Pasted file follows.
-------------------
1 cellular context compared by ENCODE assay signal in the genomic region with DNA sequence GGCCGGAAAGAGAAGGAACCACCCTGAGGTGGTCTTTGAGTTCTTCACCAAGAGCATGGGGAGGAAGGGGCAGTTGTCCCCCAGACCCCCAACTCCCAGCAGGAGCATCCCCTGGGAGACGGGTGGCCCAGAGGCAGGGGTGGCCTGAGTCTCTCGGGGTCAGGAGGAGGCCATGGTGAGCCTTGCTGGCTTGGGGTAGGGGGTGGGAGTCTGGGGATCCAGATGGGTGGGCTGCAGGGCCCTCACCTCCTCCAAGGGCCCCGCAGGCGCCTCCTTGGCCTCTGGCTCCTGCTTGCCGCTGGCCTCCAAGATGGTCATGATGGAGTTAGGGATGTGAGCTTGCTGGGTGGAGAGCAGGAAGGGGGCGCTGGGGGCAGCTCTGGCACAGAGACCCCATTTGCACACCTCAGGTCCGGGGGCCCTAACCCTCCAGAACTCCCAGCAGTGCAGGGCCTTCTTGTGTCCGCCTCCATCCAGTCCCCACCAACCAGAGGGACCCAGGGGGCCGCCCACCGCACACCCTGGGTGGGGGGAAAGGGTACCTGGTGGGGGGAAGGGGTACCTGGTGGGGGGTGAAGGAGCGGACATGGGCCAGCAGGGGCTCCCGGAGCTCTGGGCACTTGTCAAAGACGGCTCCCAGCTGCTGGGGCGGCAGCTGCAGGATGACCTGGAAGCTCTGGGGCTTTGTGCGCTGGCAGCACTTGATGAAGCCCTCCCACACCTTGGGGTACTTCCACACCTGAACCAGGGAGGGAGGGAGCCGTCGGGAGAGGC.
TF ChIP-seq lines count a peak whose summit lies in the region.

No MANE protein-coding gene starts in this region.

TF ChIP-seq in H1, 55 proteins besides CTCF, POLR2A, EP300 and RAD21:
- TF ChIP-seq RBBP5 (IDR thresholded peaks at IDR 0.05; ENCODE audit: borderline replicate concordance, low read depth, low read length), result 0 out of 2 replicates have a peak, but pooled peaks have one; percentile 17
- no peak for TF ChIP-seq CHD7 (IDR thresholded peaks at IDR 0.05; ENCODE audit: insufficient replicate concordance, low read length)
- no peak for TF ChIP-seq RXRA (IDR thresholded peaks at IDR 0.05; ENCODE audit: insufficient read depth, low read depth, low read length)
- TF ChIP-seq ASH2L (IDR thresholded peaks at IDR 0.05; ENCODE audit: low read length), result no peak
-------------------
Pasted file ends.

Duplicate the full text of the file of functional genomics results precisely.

1 cellular context compared by ENCODE assay signal in the genomic region with DNA sequence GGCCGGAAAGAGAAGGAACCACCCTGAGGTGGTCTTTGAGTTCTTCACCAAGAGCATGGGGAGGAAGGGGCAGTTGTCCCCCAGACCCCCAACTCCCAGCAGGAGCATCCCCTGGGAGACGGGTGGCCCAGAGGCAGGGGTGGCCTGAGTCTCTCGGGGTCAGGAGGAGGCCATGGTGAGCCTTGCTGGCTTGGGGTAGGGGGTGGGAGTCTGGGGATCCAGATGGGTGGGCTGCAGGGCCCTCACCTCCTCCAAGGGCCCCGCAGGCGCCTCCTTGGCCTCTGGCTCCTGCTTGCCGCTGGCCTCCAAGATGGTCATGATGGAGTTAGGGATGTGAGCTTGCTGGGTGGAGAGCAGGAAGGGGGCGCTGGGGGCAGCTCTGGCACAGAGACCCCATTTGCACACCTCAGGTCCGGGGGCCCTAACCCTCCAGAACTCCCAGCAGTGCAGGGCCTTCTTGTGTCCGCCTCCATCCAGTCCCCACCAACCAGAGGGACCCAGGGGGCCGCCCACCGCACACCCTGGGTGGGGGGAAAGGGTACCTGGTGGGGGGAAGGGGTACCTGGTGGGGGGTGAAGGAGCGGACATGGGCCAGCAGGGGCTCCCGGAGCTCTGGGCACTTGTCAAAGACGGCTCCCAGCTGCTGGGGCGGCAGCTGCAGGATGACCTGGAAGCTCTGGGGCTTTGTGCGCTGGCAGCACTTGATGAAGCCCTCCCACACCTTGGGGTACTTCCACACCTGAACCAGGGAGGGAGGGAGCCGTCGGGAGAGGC.
TF ChIP-seq lines count a peak whose summit lies in the region.

No MANE protein-coding gene starts in this region.

TF ChIP-seq in H1, 55 proteins besides CTCF, POLR2A, EP300 and RAD21:
- TF ChIP-seq RBBP5 (IDR thresholded peaks at IDR 0.05; ENCODE audit: borderline replicate concordance, low read depth, low read length), result 0 out of 2 replicates have a peak, but pooled peaks have one; percentile 17
- no peak for TF ChIP-seq CHD7 (IDR thresholded peaks at IDR 0.05; ENCODE audit: insufficient replicate concordance, low read length)
- no peak for TF ChIP-seq RXRA (IDR thresholded peaks at IDR 0.05; ENCODE audit: insufficient read depth, low read depth, low read length)
- TF ChIP-seq ASH2L (IDR thresholded peaks at IDR 0.05; ENCODE audit: low read length), result no peak